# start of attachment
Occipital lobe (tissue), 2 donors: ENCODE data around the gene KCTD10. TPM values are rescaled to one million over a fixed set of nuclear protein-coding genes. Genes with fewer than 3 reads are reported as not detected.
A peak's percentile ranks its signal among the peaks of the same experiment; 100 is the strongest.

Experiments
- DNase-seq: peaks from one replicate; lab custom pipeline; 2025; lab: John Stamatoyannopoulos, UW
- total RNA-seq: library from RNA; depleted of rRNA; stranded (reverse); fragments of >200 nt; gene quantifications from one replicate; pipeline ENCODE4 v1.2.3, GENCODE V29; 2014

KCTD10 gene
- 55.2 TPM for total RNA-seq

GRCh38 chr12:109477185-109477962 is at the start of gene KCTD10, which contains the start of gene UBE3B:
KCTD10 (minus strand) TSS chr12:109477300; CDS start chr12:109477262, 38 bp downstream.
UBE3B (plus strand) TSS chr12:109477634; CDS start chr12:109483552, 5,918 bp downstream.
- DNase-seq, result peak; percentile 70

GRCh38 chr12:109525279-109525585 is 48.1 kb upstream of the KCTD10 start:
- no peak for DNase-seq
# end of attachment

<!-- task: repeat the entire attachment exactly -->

Occipital lobe (tissue), 2 donors: ENCODE data around the gene KCTD10. TPM values are rescaled to one million over a fixed set of nuclear protein-coding genes. Genes with fewer than 3 reads are reported as not detected.
A peak's percentile ranks its signal among the peaks of the same experiment; 100 is the strongest.

Experiments
- DNase-seq: peaks from one replicate; lab custom pipeline; 2025; lab: John Stamatoyannopoulos, UW
- total RNA-seq: library from RNA; depleted of rRNA; stranded (reverse); fragments of >200 nt; gene quantifications from one replicate; pipeline ENCODE4 v1.2.3, GENCODE V29; 2014

KCTD10 gene
- 55.2 TPM for total RNA-seq

GRCh38 chr12:109477185-109477962 is at the start of gene KCTD10, which contains the start of gene UBE3B:
KCTD10 (minus strand) TSS chr12:109477300; CDS start chr12:109477262, 38 bp downstream.
UBE3B (plus strand) TSS chr12:109477634; CDS start chr12:109483552, 5,918 bp downstream.
- DNase-seq, result peak; percentile 70

GRCh38 chr12:109525279-109525585 is 48.1 kb upstream of the KCTD10 start:
- no peak for DNase-seq